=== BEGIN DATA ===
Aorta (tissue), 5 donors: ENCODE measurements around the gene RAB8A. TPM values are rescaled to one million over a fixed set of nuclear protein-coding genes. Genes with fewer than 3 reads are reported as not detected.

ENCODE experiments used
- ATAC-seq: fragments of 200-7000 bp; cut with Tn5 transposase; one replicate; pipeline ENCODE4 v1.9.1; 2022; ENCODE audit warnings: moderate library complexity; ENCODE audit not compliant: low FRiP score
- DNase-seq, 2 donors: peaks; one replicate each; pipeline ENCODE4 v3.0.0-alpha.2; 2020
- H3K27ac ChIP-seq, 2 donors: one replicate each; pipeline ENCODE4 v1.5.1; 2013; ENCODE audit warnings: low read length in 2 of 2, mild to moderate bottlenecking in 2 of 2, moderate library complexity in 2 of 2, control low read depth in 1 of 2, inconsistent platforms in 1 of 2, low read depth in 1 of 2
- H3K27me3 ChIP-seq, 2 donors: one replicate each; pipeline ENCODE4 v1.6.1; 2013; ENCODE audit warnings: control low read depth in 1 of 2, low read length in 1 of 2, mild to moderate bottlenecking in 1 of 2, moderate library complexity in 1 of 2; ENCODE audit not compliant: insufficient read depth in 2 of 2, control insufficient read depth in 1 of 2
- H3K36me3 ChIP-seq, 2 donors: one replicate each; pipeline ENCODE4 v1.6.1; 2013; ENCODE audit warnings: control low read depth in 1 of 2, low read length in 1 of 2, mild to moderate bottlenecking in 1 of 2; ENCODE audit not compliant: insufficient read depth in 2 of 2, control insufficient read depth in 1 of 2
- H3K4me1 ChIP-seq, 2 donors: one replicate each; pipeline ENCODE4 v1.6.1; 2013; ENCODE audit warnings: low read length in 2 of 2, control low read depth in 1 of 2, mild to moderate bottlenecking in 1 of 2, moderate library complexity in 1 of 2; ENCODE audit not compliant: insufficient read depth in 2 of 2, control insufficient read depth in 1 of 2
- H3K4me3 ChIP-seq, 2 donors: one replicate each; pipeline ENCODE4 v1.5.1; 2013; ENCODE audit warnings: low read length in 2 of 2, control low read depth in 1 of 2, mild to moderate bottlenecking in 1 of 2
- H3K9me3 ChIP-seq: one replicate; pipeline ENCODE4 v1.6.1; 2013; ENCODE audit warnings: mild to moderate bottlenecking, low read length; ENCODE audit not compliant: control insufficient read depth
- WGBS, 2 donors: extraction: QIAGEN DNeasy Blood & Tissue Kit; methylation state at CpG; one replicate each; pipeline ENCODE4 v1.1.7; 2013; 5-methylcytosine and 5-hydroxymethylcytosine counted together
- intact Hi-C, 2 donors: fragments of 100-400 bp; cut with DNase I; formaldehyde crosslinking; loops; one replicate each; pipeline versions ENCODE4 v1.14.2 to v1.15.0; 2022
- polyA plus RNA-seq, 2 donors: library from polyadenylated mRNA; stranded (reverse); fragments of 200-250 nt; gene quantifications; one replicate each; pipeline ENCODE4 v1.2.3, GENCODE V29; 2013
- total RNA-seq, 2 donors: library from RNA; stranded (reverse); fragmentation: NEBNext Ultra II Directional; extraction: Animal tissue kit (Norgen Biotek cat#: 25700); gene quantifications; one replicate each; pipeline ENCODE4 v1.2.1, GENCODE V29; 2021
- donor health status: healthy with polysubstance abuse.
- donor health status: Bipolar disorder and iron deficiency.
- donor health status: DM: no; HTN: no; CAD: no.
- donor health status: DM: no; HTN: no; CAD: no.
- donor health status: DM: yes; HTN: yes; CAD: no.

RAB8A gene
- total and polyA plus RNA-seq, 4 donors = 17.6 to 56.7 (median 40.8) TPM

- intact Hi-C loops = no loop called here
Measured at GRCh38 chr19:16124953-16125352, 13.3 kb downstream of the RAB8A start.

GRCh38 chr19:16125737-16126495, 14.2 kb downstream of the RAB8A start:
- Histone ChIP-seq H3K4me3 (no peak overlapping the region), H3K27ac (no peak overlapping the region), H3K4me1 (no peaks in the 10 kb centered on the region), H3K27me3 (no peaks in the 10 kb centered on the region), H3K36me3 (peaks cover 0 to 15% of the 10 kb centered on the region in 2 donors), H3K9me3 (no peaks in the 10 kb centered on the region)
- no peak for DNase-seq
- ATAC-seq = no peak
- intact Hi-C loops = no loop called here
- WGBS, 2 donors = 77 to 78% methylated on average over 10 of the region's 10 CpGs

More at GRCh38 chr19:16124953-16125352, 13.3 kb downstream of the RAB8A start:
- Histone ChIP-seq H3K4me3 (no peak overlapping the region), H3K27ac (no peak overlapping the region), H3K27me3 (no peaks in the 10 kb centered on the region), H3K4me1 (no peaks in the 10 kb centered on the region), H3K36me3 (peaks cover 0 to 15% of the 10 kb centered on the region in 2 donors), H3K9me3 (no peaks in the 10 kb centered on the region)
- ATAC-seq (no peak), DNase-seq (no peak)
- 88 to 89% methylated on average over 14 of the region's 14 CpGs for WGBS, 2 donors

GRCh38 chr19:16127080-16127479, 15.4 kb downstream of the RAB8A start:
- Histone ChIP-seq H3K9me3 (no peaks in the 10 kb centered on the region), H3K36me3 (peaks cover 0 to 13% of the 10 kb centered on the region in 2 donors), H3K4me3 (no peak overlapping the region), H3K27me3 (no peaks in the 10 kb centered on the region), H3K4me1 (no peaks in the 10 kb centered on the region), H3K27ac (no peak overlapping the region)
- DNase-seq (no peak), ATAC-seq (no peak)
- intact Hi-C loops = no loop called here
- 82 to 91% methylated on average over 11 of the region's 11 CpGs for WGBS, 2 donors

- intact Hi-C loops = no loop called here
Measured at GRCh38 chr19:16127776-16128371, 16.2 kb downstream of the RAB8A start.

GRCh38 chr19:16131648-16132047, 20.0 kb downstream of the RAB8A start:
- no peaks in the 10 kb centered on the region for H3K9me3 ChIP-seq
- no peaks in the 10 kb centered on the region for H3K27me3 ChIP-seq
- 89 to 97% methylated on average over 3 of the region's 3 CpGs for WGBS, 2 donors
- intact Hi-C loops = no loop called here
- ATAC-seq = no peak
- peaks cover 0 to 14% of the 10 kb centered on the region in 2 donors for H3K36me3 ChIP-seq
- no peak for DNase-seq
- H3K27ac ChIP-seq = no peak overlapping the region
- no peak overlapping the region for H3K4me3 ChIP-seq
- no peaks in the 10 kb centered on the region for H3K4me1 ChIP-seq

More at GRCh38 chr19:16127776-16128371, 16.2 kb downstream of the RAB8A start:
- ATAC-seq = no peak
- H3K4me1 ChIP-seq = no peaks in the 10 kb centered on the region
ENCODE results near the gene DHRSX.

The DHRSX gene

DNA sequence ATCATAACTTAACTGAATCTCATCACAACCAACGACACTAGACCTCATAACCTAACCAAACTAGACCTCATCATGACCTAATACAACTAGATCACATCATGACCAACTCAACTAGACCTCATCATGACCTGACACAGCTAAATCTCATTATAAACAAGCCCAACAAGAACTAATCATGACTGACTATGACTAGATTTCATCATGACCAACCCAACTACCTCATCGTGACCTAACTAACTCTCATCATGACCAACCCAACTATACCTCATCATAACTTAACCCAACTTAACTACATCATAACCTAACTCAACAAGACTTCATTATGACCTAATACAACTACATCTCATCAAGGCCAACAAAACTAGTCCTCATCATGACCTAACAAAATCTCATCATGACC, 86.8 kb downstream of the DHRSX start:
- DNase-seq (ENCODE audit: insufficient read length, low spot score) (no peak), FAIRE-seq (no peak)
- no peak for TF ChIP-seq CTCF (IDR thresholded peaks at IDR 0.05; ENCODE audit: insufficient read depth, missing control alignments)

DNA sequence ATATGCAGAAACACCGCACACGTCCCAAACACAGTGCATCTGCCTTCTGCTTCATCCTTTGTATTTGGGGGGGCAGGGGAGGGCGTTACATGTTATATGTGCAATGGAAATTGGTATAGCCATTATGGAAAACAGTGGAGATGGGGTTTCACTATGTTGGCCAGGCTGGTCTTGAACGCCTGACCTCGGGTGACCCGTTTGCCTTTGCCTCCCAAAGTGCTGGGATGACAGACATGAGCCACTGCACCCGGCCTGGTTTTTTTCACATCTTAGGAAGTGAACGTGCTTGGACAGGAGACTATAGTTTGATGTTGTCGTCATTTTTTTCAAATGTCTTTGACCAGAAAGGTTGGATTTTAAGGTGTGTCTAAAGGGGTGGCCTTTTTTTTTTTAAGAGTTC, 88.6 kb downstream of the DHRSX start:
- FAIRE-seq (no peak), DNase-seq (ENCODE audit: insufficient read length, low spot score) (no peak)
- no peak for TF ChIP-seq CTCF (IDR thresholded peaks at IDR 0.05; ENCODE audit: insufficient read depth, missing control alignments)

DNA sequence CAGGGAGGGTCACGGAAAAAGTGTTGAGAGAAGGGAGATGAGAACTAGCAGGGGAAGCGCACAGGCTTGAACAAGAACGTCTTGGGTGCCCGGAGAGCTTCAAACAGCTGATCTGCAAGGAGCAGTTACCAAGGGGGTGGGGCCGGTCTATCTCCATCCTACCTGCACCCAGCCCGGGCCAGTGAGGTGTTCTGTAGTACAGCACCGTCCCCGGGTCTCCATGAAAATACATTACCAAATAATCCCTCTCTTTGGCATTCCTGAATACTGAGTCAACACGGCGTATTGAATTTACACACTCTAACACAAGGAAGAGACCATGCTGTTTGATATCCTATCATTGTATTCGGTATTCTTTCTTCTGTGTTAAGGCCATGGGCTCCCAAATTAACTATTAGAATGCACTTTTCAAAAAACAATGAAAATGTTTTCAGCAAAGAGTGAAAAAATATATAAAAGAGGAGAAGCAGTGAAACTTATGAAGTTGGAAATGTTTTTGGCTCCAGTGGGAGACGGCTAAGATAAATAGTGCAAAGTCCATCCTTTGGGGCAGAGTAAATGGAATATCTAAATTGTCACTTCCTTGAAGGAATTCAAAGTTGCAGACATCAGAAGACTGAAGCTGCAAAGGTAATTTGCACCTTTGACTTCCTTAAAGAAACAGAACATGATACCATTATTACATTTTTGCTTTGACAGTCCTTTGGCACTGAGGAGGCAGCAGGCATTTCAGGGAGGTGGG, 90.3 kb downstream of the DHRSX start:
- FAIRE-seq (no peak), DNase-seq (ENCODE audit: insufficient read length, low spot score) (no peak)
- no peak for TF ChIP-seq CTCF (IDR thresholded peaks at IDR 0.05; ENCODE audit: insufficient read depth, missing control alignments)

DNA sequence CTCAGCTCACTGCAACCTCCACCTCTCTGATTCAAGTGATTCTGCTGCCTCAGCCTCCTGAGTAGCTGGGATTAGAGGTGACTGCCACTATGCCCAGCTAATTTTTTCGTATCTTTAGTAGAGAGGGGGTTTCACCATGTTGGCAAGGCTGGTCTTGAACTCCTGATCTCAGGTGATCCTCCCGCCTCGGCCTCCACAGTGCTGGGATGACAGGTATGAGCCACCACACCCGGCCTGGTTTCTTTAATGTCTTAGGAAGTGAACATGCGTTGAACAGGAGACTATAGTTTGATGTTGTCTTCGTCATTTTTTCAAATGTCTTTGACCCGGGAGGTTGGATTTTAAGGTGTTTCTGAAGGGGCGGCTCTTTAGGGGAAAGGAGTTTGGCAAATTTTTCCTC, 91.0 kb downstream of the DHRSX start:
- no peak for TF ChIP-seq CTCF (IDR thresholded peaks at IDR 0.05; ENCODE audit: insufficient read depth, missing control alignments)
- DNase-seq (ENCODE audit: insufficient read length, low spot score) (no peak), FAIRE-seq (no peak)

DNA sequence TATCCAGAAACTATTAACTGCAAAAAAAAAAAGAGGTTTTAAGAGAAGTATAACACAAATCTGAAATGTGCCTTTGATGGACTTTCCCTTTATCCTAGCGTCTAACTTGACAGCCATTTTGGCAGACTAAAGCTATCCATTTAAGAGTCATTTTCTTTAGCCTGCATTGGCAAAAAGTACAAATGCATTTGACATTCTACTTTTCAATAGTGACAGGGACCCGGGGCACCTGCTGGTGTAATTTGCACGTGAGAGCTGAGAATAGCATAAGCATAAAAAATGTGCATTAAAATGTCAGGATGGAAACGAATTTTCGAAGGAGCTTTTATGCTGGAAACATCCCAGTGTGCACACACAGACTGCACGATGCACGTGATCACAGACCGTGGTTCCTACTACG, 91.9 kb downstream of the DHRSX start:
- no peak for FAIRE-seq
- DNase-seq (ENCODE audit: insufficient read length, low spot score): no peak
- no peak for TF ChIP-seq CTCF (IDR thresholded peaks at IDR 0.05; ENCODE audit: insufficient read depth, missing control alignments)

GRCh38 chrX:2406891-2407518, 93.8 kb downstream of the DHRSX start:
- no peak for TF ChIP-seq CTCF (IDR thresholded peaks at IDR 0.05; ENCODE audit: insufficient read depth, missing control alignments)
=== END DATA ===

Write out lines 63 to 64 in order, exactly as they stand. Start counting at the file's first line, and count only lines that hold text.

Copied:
DNA sequence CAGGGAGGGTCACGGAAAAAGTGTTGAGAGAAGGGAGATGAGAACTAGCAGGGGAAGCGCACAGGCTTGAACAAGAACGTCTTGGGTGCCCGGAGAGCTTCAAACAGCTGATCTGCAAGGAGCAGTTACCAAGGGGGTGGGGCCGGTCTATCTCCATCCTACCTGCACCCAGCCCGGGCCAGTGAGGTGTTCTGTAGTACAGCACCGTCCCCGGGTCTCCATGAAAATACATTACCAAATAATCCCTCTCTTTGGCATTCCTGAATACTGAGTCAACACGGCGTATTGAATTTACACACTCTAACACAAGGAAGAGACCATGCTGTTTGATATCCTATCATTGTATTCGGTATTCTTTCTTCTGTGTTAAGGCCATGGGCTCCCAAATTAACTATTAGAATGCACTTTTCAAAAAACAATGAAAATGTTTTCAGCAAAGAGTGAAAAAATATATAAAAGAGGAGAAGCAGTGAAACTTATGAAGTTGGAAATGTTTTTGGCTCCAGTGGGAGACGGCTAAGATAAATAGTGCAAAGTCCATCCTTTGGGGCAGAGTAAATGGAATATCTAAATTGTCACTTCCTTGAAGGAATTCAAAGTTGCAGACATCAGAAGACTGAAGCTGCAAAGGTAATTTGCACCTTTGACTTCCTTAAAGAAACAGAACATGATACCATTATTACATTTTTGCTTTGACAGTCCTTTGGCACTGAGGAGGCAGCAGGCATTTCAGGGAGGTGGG, 90.3 kb downstream of the DHRSX start:
- FAIRE-seq (no peak), DNase-seq (ENCODE audit: insufficient read length, low spot score) (no peak)